This Friday, Café Society, the latest release from writer/director/comic godhead Woody Allen, waltzes into theaters — the 47th feature Allen has directed over a career spanning 50 years. (Yes, we're counting New York Stories.) He's had box-office successes and outright bombs, Oscar-winning masterpieces and critically panned duds. But regardless of his movies' receptions (and the reoccurring rumors about his personal life), he's managed to pump out a film a year with impressive regularity. Some key elements have stayed the same — once a jazz clarinet slinks onto the soundtrack, audiences know exactly who they're dealing with. »

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Comedy Bang! Bang! It's silly, it spoofy – it's the very definition of a hidden gem

1 March 2016 3:24 AM, PST | The Guardian - TV News | See recent The Guardian - TV News news »

This faux sketch show has talking books, phone-ins about murdering baby animals, celebrity guests like Amy Poehler and Paul Rudd – and it’s so absurd it barely holds together as a concept. I sorely need you to start watching

British Netflix is notoriously threadbare compared with its American cousin. In the Us, you can watch almost any film or TV show that has ever been made. In the UK, your choice basically consists of Aloha, that Bill Murray holiday special that temporarily made you despise Christmas and – because you watched Woody Allen’s BananasJack Ryan: Shadow Recruit.

But things are getting better. Because this week, the gloriously silly Comedy Bang! Bang! finally debuted on Netflix UK, and it’s the greatest thing to happen to the service in years. Greater, even, than the awful third series of House of Cards that everyone forced themselves to sit through out of »

- Stuart Heritage

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A Telling Look Back at the Century-Old Quest for Diversity in Entertainment

23 February 2016 10:00 AM, PST | Variety - Film News | See recent Variety - Film News news »

When Variety began, the entertainment industry was mostly live theater, circuses and vaudeville — and minstrel shows. Later, blacks were at the forefront in demanding equality in the entertainment industry and were followed by groups representing Latinos, Asians, Native Americans and women.

For better or worse, showbiz has always been a microcosm of the world. While black stars like Louis Armstrong were celebrated for their art, they were still denied access to hotels, drinking fountains and restaurants.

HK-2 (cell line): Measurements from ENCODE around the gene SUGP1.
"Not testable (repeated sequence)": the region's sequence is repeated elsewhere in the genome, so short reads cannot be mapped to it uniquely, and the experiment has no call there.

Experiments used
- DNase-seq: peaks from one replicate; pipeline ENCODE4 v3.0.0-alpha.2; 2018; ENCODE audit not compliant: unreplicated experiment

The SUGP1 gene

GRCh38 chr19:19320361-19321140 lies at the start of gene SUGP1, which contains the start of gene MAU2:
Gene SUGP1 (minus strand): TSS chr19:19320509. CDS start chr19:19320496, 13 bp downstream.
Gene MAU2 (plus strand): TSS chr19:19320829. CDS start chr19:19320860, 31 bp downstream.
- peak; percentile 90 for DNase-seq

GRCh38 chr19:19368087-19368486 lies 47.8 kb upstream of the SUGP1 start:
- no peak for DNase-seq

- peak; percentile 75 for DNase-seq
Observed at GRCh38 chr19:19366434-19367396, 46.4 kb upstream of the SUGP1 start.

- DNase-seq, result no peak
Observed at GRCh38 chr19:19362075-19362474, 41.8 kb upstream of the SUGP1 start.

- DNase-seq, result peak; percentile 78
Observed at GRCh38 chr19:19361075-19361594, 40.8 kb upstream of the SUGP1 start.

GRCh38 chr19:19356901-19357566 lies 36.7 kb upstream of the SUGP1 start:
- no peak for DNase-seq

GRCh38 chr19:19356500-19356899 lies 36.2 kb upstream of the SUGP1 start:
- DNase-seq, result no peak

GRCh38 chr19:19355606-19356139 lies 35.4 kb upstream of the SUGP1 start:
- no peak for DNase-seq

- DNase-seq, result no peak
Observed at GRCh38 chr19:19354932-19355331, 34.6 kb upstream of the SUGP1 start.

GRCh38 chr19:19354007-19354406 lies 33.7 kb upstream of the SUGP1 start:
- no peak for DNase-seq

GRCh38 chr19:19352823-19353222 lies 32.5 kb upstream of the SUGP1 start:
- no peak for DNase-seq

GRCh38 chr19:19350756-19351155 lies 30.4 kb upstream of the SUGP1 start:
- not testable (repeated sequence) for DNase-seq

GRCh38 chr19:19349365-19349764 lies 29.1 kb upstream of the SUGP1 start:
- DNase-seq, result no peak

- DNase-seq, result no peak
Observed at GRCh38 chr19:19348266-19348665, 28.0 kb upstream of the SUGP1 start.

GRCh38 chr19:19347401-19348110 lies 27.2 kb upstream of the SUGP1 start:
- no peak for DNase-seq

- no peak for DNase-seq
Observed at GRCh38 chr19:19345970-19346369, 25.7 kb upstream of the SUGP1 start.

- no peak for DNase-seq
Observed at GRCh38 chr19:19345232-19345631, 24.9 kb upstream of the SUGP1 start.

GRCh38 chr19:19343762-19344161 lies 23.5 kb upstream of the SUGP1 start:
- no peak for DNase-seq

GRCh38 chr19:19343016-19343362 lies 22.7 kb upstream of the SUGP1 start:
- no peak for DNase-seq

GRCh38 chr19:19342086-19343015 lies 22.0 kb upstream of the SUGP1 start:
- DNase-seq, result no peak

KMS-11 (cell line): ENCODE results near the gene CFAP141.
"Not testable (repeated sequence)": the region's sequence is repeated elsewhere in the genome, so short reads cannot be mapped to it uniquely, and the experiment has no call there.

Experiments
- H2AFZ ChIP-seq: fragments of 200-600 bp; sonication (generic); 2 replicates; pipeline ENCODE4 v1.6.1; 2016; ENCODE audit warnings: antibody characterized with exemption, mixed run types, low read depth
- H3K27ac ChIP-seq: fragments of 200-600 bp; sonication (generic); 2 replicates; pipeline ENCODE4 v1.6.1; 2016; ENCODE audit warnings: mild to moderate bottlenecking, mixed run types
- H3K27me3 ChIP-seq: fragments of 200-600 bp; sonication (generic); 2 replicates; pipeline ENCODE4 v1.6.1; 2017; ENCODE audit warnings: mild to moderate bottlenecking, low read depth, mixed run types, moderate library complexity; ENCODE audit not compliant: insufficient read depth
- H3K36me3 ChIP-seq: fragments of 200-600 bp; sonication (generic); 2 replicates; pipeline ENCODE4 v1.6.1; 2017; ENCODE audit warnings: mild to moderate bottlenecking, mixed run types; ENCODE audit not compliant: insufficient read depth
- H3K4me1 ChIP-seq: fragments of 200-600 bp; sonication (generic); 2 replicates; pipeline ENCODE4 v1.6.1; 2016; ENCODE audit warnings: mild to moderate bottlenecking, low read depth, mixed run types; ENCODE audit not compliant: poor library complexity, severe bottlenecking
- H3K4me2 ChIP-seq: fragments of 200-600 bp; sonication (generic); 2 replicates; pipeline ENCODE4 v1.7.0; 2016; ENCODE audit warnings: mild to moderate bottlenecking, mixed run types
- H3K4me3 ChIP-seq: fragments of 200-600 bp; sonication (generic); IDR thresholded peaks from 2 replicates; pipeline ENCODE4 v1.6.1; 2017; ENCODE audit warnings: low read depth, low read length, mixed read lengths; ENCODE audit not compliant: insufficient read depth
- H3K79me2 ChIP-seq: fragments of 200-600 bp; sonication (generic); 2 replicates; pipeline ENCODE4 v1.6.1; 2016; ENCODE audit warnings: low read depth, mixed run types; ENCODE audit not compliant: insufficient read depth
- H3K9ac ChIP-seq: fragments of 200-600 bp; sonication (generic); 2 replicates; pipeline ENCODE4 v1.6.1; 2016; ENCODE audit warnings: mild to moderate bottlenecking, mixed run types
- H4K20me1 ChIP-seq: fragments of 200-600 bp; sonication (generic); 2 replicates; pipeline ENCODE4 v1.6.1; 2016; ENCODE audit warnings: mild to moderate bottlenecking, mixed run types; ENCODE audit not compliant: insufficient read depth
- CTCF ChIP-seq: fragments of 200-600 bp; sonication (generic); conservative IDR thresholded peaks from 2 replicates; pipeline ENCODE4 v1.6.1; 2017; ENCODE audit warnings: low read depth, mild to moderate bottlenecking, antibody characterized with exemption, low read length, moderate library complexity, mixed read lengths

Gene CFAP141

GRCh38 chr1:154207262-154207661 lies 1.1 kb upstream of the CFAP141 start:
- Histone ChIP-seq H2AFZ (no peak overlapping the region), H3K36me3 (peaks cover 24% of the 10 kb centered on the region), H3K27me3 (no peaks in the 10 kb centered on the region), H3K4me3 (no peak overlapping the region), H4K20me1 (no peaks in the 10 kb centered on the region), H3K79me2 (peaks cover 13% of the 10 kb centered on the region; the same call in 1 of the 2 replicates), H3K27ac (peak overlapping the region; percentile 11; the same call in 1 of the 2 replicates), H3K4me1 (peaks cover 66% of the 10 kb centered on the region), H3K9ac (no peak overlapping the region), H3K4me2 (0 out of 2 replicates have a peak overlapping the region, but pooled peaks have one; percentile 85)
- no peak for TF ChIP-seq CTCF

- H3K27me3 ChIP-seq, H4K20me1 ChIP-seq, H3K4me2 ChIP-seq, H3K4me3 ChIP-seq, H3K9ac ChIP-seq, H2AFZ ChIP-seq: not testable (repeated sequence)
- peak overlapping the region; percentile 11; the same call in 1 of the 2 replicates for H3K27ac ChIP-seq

Many minorities were (and are) victimized by institutionalized prejudice. If anyone doubts that, it only requires a quick look at Variety’s 111 years of publication to find the proof.

The history of show business is a history of bias, which can be broken down into three general eras: Humiliation (1905-42) when grossly demeaning terms like “coon” and vile treatment were “normal”; protest (1942-49), when voices were raised in simple requests that demeaning stereotypes and »

- Steven Gaydos and Tim Gray

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Court Still Awaits Relativity Financing and Executive Plans

17 February 2016 10:03 AM, PST | Variety - Film News | See recent Variety - Film News news »

Updated: Relativity Media returned to court Wednesday in its long-running battle to win approval of its exit from bankruptcy, though the real action took place outside the New York court room — with the company still trying to drum up proof that it has adequate financing and formal employment arrangements with its proposed new film executives — Kevin Spacey and his producing partner, Dana Brunetti.

The company still had not presented proof of those arrangements, which U.S. Bankruptcy Court Judge Michael Wiles has said he wanted to see before allowing Relativity’s emergence from bankruptcy to become effective.

Wednesday’s hearing instead focused on a convoluted claim by a would-be film writer and producer who said he was entitled to a place in the Relativity proceeding, a claim which the company rejected and Judge Wiles said he would take under submission.

Lawyers for the company previously had told Wiles that by »

- James Rainey and Gordon Cox

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2016 | 2015 | 2014 | 2013 | 2012 | 2011 | 2010 | 2009 | 2008 | 2005

8 items from 2016